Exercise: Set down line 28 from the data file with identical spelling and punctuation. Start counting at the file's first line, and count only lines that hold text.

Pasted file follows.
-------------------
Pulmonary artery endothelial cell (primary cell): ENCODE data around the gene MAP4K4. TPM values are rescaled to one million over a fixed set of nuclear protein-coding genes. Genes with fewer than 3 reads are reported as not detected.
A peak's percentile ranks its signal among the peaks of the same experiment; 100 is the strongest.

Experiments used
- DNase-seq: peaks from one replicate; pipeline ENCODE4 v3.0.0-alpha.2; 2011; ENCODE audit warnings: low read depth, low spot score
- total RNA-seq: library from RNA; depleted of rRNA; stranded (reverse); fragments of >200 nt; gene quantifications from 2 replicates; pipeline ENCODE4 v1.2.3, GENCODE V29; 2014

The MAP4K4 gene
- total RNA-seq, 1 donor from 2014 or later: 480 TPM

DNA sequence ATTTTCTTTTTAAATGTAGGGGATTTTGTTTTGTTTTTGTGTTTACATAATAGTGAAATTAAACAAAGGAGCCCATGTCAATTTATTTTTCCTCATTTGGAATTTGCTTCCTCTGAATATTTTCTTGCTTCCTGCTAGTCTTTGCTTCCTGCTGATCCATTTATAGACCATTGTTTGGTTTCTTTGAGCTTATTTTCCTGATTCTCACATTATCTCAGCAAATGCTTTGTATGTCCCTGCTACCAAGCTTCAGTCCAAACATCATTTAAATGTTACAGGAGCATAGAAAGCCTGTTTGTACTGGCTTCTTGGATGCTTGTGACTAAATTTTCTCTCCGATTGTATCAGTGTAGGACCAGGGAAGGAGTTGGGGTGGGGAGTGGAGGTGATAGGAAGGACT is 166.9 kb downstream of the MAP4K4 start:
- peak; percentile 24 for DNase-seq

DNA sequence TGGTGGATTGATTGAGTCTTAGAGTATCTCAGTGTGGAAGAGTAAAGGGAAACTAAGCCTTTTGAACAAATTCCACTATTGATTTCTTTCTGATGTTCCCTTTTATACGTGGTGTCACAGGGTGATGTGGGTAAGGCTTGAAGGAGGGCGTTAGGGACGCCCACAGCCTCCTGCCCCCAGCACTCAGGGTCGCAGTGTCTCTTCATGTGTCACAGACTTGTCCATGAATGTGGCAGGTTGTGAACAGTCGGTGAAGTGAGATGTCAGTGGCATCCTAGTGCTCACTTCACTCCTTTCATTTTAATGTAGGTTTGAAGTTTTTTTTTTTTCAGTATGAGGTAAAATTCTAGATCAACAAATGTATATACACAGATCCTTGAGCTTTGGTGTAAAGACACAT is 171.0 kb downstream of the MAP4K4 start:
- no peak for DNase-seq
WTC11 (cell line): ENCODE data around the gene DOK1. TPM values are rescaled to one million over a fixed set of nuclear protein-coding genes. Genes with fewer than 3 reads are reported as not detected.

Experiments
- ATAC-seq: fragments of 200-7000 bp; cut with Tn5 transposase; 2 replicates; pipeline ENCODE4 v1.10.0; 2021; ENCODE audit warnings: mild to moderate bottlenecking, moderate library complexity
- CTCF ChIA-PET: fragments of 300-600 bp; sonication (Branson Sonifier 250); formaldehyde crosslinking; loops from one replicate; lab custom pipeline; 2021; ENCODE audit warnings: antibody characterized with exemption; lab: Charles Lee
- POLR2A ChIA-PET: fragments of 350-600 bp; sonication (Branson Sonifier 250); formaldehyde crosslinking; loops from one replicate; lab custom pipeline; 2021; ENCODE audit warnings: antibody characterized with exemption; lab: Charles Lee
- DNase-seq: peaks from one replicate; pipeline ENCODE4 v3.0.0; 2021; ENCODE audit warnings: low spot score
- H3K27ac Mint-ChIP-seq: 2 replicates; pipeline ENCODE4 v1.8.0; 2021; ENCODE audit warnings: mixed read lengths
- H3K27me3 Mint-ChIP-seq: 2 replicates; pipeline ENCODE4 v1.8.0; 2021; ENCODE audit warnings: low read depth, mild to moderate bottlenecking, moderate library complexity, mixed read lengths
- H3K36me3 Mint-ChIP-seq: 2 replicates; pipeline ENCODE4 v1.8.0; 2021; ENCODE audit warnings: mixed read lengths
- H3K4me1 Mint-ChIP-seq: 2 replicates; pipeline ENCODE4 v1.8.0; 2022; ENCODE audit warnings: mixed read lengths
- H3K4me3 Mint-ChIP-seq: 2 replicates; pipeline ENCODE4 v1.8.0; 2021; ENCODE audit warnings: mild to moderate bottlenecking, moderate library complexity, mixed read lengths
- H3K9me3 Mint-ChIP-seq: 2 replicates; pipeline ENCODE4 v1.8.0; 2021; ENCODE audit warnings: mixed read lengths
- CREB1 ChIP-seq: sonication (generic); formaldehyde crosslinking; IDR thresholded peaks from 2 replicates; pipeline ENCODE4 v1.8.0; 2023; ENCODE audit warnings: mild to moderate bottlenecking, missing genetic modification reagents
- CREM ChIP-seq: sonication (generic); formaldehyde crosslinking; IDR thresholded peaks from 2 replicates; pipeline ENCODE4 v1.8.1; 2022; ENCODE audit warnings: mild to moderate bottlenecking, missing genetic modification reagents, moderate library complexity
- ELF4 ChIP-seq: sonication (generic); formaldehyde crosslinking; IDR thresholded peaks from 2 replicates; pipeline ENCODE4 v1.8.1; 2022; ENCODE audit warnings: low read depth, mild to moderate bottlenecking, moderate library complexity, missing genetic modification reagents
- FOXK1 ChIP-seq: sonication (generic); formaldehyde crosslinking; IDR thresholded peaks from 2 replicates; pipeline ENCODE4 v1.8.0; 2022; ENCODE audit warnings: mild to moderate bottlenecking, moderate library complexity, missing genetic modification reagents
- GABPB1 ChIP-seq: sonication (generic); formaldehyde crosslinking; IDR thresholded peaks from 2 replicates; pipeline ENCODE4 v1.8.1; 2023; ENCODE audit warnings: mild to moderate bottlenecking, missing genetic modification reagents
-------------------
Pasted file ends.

- GABPB1 ChIP-seq: sonication (generic); formaldehyde crosslinking; IDR thresholded peaks from 2 replicates; pipeline ENCODE4 v1.8.1; 2023; ENCODE audit warnings: mild to moderate bottlenecking, missing genetic modification reagents